Missions

Missionary Disciple: What it Means & Why it Matters

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Written by faith.smitt

Missionary disciple may seem like a complicated term that only the elite Christians can attain to. However, this is far from the truth. All believers have the potential to be a missionary disciple, no matter their background or circumstance. In fact, missionary discipleship is a common thread in the New Testament that the early church followed.

What is a missionary disciple? A missionary disciple is someone who believes in Jesus Christ and follows His teachings. A missionary disciple is discipled by other believers and also makes his or her own disciples. Additionally, a missionary disciple is on a mission to spread the gospel of Jesus Christ to non-believers. Typically, missionary is defined as someone who travels cross-culturally to share this message. However, all believers should be on this mission, whether they can travel or not.

In this blog, I will be describing with further detail what a missionary disciple is. I will also be explaining what it means to become a missionary disciple and how to know if you are one. Additionally, I will uncover why it matters and how you can fulfill your role while using Biblical examples throughout.

What it Means

A missionary disciple is a believer in Jesus Christ. This person believes in the life, death, resurrection, and ascension of Jesus. This individual also recognizes Jesus to be both God and human and the only way to receive eternal life. Eternal life, freedom from judgment, and the forgiveness of sins only come from the free gift of grace provided by Jesus.

We are only able to receive this because Jesus took our place and paid our debt for us on the cross. Now, through faith, we can receive this salvation and reconciliation. Missionary disciples recognize this as truth. Missionary disciples are also discipled by other people of faith. They then go and disciple others. They are people on a mission to fulfill the Great Commission throughout the ends of the earth.

The term “missionary disciple” has two key focuses. The first being missionary. The second being disciple. In order to clearly understand the concept, I will explain both of these terms. I am choosing to describe discipleship first because, in the life of a believer, discipleship precedes mission work.

The term missionary disciple has been known in the Catholic denomination, however, the term can be used in various denominations. Simply put, a missionary disciple is a Bible-believing individual who seeks to make disciples in a missional way.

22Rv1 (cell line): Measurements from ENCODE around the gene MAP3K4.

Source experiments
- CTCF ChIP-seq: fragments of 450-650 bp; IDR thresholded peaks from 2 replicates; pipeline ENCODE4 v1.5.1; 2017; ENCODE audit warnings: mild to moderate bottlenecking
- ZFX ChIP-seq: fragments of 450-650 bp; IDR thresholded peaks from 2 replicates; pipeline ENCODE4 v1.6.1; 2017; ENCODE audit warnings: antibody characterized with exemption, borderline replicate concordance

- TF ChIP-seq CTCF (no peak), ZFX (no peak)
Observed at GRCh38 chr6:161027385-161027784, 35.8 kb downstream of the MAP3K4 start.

Discipleship

The term disciple is explained as a student of a specific teacher, or leader. It is also used to refer to the people that walked with Jesus during His life, learning from His teachings. Today, discipleship follows the same concept even though the situations are much different. Disciples today are students that follow the teaching and example of Jesus.

They also follow other church leaders and disciple-makers. Jesus commanded the disciples to, “Therefore go and make disciples of all nations”. We can see from this that discipleship is a multiplying effect. First, the 12 disciples were taught by Jesus, then they were commanded to go and make their own disciples. This multiplication continues because Jesus adds this statement, “teaching them to obey everything I have commanded you.” Now, we have the new disciples, in turn, making more disciples.

A true disciple is taught by the word of God, which is the scriptures and is led by the Holy Spirit. Other people and leaders in the faith can facilitate this and provide a suitable atmosphere for an individual to grow. They can also share all that they know and have learned over the years. In John 14:26, Jesus explains, “But the Advocate, the Holy Spirit, whom the Father will send in my name, will teach you all things and will remind you of everything I have said to you.”

How to Know if You Are a Disciple

If you are considering if you are disciple, consider the following questions. Do you believe in Jesus Christ as the only way for the remission of sins and salvation? Are you consistently learning about the teaching of Jesus and the truth of all scripture? Are you being mentored or discipled by someone? If you are not in a location or situation where you can have personal contact with other believers, are you using your available resources to grow in truth and faith? Do you regularly pray? Are you reaching out to other people to make disciples of them?